Quick note: This is a long post and it does get a little ranty for a moment, so if you're pressed for time or this isn't a subject you're interested in, you may want to skip it and wait for our next post. You've been warned ;)
If you have a child in outpatient therapy and they've had the same therapists for some time, you may feel a certain emotional attachment to those people--assuming the majority of your experiences have been positive. Let's be serious, you see these people at least 1x per week every week all year long--that's likely far more than you see your best friend (wait, did I just assume we have time to actually see our friends?)! These people are a constant in your life and as a result, you've probably formed some sort of connection with them.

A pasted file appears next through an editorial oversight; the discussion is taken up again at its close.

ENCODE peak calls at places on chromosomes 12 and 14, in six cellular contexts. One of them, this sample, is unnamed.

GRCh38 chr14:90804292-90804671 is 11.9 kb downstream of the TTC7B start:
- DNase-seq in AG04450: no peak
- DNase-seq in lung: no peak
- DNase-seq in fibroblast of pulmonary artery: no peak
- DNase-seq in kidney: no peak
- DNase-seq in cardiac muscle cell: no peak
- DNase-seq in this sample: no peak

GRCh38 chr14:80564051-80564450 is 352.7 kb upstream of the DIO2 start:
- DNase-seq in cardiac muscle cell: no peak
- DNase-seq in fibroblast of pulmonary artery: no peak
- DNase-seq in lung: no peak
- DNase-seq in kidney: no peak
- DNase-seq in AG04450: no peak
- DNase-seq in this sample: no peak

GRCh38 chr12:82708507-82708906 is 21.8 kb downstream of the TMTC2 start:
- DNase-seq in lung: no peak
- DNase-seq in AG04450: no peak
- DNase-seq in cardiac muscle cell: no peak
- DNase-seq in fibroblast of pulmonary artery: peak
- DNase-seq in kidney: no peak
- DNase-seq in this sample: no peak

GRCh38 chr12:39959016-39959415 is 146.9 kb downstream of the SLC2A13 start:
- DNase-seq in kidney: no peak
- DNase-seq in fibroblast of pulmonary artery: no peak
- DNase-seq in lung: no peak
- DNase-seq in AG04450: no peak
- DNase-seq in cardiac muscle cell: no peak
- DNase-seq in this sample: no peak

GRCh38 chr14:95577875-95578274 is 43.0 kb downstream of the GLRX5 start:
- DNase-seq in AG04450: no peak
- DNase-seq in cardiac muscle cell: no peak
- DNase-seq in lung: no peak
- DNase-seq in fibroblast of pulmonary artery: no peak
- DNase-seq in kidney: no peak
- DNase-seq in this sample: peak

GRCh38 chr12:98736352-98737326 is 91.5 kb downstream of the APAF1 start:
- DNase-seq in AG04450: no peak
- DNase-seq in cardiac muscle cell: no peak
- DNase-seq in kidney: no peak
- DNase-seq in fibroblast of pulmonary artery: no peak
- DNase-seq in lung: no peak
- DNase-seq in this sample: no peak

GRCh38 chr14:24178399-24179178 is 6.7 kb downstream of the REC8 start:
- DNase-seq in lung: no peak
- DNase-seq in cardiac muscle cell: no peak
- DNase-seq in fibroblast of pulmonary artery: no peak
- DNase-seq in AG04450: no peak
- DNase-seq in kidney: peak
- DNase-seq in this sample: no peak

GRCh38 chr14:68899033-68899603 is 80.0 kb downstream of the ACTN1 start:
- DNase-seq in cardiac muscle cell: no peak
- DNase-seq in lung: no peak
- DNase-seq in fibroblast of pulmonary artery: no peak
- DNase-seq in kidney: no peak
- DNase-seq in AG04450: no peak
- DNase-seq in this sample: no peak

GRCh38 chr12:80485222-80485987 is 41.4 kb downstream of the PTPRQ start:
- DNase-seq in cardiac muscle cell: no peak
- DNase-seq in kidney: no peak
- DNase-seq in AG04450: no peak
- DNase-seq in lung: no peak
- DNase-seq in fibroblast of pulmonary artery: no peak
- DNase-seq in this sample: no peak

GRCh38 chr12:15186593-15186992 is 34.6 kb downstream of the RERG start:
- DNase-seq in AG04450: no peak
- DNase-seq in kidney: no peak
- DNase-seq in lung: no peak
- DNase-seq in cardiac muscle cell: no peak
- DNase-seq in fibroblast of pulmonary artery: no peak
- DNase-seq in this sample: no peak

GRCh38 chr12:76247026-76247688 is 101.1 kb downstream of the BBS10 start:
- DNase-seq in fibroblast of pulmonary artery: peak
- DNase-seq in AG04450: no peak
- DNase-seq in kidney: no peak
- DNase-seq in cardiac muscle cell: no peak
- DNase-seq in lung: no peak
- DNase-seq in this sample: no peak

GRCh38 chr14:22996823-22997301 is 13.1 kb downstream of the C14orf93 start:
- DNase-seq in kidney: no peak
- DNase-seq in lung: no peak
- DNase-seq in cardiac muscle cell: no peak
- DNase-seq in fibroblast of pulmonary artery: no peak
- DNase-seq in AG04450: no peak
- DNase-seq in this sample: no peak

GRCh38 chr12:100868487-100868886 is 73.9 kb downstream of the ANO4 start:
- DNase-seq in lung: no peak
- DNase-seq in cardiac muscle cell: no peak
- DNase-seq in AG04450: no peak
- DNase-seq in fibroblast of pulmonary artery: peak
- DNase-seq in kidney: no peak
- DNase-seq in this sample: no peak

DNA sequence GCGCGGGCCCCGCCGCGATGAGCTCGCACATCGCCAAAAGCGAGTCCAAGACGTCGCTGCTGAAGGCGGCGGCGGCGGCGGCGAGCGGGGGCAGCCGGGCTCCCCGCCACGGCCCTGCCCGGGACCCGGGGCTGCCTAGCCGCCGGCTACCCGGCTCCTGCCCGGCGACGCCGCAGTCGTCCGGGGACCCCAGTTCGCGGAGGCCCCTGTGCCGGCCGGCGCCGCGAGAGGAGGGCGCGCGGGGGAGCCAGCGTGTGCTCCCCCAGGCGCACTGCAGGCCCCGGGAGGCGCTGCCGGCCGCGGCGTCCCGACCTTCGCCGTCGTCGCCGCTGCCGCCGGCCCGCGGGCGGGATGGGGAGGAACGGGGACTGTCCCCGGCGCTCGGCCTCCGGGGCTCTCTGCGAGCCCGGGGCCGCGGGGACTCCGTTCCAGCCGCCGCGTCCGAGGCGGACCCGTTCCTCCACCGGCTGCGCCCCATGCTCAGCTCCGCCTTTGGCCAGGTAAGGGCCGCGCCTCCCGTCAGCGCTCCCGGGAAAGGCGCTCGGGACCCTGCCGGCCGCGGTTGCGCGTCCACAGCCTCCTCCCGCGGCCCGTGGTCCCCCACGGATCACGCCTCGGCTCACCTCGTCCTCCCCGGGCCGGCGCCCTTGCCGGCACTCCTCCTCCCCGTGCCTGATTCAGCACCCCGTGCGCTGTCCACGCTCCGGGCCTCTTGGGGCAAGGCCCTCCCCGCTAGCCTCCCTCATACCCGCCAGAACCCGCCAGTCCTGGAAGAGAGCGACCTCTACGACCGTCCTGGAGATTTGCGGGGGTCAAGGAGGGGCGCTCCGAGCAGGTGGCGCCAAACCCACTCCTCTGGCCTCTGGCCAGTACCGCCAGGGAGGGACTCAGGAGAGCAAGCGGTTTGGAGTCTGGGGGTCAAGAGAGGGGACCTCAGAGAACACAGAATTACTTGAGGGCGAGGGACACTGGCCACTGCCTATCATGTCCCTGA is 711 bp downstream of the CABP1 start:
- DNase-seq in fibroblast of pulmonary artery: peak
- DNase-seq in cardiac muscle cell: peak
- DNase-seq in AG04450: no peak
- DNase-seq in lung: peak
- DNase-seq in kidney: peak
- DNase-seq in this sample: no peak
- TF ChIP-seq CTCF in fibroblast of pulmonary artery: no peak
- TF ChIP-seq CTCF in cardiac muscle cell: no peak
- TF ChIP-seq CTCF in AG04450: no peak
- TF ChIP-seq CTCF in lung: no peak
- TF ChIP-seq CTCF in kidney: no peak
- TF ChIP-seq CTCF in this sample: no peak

Our boys have both been in multiple out-patient therapies for years and while we've had a few therapists change, there have been a couple that have been constant for several years. While it's nice to have a "long-term" relationship with your children's therapists, I also find it can be a bit difficult to remain 100% objective the moment you realize you may have outgrown them or you simply need something more specialized or different from what they can provide.
I used the term "breakup" in the title of this post because the choice to end your relationship forever with one of your children's therapists is similar to a breakup in my experience. You feel guilty, sad and you question whether or not it's the right move to end the relationship. And let's be serious, the last thing any of us need is more guilt!
I thought it might be helpful to share my experience going through this as a parent as I'm sure many of you have, will or are dealing with this as well.